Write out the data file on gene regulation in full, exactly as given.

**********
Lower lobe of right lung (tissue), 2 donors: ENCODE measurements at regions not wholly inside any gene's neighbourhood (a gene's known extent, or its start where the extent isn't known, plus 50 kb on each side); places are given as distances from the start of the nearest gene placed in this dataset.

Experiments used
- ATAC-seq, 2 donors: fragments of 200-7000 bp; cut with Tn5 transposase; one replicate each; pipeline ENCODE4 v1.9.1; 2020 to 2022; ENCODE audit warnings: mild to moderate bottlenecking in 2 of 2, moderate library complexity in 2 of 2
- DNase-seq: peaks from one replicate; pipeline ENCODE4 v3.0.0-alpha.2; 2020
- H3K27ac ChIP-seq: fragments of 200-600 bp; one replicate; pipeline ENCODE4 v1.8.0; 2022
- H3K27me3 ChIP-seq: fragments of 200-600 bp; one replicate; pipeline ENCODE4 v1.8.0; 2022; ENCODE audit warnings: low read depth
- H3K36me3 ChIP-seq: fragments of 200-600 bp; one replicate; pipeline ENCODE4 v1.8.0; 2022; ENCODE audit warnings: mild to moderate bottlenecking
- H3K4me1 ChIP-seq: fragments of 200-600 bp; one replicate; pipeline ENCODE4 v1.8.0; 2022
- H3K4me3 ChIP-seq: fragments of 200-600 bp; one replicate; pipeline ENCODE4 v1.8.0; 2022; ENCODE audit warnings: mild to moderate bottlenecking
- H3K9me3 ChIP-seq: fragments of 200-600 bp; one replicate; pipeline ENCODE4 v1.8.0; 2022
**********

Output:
Lower lobe of right lung (tissue), 2 donors: ENCODE measurements at regions not wholly inside any gene's neighbourhood (a gene's known extent, or its start where the extent isn't known, plus 50 kb on each side); places are given as distances from the start of the nearest gene placed in this dataset.

Experiments used
- ATAC-seq, 2 donors: fragments of 200-7000 bp; cut with Tn5 transposase; one replicate each; pipeline ENCODE4 v1.9.1; 2020 to 2022; ENCODE audit warnings: mild to moderate bottlenecking in 2 of 2, moderate library complexity in 2 of 2
- DNase-seq: peaks from one replicate; pipeline ENCODE4 v3.0.0-alpha.2; 2020
- H3K27ac ChIP-seq: fragments of 200-600 bp; one replicate; pipeline ENCODE4 v1.8.0; 2022
- H3K27me3 ChIP-seq: fragments of 200-600 bp; one replicate; pipeline ENCODE4 v1.8.0; 2022; ENCODE audit warnings: low read depth
- H3K36me3 ChIP-seq: fragments of 200-600 bp; one replicate; pipeline ENCODE4 v1.8.0; 2022; ENCODE audit warnings: mild to moderate bottlenecking
- H3K4me1 ChIP-seq: fragments of 200-600 bp; one replicate; pipeline ENCODE4 v1.8.0; 2022
- H3K4me3 ChIP-seq: fragments of 200-600 bp; one replicate; pipeline ENCODE4 v1.8.0; 2022; ENCODE audit warnings: mild to moderate bottlenecking
- H3K9me3 ChIP-seq: fragments of 200-600 bp; one replicate; pipeline ENCODE4 v1.8.0; 2022